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UCSF, VA investigations find “clear evidence” of misconduct in cancer papers

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Earlier this year, the University of California, San Francisco and the San Francisco Veterans Administration Medical Center teamed up to write a letter.

Addressed to the editorial office at the American Association of Cancer Research (AACR), the letter, parts of which have been published in a retraction notice, contained information concerning two papers on genetic risk factors for a type of kidney cancer and a type of uterine cancer, respectively, published in different AACR journals over a decade ago by researchers affiliated with the institutions.

The papers had been at the center of research misconduct investigations at both UCSF and the VA and the investigations came to the conclusion that both papers contained:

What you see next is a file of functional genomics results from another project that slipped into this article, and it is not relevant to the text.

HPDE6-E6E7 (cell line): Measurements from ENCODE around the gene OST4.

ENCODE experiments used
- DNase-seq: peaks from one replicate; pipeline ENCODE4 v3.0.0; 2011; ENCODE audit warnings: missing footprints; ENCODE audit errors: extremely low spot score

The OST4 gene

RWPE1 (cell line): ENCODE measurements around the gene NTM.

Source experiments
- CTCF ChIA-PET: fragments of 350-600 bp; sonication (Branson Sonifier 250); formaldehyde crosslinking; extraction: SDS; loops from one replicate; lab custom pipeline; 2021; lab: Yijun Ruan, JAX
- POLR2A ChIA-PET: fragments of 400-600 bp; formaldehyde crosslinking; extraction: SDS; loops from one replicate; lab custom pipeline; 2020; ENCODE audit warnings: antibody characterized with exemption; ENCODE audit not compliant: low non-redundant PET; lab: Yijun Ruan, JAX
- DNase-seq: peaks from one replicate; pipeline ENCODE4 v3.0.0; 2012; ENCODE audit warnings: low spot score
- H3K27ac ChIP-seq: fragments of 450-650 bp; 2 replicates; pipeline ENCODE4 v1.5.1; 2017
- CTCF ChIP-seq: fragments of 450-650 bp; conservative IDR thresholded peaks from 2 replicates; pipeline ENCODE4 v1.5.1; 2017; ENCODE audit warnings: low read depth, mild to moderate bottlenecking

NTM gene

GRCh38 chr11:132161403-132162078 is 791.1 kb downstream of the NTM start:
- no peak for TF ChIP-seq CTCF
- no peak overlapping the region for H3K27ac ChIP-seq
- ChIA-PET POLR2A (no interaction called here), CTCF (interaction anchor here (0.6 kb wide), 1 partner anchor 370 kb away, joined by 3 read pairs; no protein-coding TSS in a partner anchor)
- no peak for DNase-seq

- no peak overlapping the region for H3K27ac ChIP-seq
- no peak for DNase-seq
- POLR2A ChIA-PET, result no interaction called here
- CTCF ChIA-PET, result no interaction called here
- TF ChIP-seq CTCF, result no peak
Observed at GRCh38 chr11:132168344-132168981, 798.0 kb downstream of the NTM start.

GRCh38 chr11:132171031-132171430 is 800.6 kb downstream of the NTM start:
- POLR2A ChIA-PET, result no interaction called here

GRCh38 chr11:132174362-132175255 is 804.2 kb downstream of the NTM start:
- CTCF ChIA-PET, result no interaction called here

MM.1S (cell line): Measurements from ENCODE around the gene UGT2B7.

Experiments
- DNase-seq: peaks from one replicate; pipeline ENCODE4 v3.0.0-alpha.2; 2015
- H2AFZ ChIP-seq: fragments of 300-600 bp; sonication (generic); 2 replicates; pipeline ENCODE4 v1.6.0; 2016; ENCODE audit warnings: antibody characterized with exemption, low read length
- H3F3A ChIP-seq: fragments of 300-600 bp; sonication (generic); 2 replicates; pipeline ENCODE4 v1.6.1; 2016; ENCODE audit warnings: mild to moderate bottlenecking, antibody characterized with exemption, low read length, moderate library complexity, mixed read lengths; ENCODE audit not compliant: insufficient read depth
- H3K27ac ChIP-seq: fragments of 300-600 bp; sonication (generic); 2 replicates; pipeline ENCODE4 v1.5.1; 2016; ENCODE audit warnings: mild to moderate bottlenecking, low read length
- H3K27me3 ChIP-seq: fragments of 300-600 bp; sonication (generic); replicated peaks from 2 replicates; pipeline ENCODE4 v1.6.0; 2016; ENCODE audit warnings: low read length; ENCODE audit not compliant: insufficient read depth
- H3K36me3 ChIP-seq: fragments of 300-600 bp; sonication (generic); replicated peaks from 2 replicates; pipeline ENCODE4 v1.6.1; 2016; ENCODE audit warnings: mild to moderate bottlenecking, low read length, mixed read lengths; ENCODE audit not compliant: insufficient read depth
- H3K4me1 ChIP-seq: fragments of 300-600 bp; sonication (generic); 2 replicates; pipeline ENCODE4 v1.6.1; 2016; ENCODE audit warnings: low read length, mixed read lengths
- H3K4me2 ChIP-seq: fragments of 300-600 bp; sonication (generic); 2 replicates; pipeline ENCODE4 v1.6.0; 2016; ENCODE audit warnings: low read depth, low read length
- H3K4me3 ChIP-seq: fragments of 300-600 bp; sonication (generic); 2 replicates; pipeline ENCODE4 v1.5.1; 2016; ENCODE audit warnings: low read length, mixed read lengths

fabrication or falsification of data that constitutes Research Misconduct.

Though one of the papers has been retracted, it’s unclear what will happen to the other. [Note: See update at the bottom of the post.] Read the rest of this entry »

SAGE journal retracts three more papers after discovering faked reviews

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SAGE recently retracted three 2015 papers from one of its journals after the publisher found the articles were accepted with faked peer reviews. The retraction notices call out the authors responsible for submitting the reviews.

This trio of retractions is the second batch of papers withdrawn by Technology in Cancer Research & Treatment over faked reviews in the past eight months. In 2016, the journal began investigating concerns from an anonymous tipster about faked reviewer reports and subsequently retracted three papers in December over “manipulation of the peer-review process” (1, 2, 3).

Jennifer Lovick, the journal’s executive editor, told us the recent issues have prompted the journal to take steps to strengthen the peer review process: Read the rest of this entry »